Former US President Donald Trump (AP-Yonhap)
WASHINGTON -- Former US President Donald Trump's push to revise the Korea-US FTA may have hurt the countries' alliance, a congressional report said Tuesday, noting the issue may need to be addressed by the Biden administration.
"The modification agreement allayed some of these concerns, but the Trump Administration's statements linking trade and security issues and persistent threats of additional US unilateral import restrictions, particularly on US auto imports, added a degree of uncertainty and tension in the overall bilateral relationship," the Congressional Research Service report said.
The Korea-US FTA originally went into effect in 2012, but Seoul agreed to modify the Korea-US FTA in 2018 after Trump threatened to withdraw from the bilateral free trade pact altogether. The renegotiated FTA went into effect at the start of 2019.
The report, however, noted Trump's push for a revised Korea-US FTA may have been driven by an ill-informed objective -- to strike a trade balance.
"The Trump administration made trade balances a key metric of the success of US FTAs, yet most economists argue other factors largely determine trade balance outcomes," said the report.
"Some analysts worry that trade tensions may influence South Korean views on the alliance and broader bilateral relations," it added.
Many have viewed the revised Korea-US FTA unfair as it calls on South Korea to double the number of US vehicles allowed to enter its market without having to meet its safety standards to 50,000 per year per manufacturer, while giving the US a 20-year extension until 2041 on its 25-percent import tariff imposed on South Korean pickup trucks.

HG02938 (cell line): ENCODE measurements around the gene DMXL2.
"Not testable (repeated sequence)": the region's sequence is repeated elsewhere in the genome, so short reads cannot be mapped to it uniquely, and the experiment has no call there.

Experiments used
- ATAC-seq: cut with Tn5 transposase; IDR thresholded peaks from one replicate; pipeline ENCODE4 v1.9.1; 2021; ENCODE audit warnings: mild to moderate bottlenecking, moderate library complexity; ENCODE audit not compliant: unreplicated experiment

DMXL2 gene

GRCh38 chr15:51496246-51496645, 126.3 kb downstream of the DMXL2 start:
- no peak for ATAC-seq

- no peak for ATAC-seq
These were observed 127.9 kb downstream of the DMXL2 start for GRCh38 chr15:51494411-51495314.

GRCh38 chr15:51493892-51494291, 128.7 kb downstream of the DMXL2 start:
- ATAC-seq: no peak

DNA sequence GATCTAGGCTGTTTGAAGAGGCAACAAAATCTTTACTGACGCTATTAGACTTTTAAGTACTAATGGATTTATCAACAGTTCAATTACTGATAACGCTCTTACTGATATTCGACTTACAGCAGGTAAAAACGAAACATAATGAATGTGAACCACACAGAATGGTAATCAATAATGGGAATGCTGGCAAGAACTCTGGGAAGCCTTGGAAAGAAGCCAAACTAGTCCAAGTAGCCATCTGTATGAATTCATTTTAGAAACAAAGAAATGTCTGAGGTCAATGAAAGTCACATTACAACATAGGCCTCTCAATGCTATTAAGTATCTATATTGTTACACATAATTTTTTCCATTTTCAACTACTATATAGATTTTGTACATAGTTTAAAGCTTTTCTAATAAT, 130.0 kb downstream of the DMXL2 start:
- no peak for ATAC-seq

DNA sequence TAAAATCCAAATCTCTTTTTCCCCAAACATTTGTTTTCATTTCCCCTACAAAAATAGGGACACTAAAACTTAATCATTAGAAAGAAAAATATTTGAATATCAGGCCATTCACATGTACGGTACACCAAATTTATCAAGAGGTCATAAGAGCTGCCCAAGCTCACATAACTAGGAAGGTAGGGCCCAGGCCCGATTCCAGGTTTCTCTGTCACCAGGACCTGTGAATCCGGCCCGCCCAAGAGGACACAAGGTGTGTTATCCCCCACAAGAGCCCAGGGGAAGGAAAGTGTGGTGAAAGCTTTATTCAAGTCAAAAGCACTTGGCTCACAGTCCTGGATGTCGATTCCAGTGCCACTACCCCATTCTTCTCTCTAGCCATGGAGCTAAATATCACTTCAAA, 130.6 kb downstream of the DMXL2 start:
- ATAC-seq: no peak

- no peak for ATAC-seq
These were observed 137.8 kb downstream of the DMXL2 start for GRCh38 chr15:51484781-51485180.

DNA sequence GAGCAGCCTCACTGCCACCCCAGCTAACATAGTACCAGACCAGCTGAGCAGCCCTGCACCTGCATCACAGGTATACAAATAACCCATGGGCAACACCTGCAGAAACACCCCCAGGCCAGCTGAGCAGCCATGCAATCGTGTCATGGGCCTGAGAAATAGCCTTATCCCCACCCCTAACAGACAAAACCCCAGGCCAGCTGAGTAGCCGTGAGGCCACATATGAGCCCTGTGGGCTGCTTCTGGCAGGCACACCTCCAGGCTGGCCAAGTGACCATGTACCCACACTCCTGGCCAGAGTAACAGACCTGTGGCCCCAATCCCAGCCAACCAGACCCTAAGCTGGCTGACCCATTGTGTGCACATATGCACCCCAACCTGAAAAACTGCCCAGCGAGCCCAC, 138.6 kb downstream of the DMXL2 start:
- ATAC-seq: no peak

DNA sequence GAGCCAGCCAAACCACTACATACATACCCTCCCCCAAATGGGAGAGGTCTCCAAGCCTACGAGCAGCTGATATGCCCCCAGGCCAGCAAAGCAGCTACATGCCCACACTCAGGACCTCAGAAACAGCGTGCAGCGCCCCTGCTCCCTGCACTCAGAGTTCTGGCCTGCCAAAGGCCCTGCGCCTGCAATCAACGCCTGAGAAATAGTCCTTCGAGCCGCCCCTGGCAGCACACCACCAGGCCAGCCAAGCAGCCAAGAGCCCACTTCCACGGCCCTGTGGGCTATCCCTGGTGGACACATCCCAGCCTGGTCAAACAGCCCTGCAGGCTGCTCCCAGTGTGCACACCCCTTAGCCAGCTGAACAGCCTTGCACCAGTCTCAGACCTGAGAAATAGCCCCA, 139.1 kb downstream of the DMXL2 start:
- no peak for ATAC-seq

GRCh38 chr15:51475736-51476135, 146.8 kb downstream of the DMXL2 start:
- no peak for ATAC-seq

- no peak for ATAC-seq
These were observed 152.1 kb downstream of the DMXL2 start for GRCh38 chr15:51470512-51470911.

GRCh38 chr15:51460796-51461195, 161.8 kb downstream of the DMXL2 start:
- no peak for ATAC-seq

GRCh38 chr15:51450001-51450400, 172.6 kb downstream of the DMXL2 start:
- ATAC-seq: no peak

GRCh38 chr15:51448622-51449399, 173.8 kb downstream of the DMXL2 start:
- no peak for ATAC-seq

The report noted because such changes primarily required only South Korean regulatory changes, the Trump administration did not require action or approval by Congress.
"Congress has constitutional authority to regulate foreign commerce, implements FTAs through legislation, and sets US trade negotiating objectives, but the Trump Administration negotiated modifications to KORUS without legislative approval by Congress. What is the appropriate role for Congress in considering modifications to FTAs that do not require changes to US law?" it said.
Noting many of Trump's trade restrictions were still in place, including increased import tariffs on South Korean washing machines and aluminium, the report said the issue may need to be addressed by the new US administration.
"How should President Biden address the Trump Administration import restrictions, which affect trade with South Korea?" the report said. (Yonhap)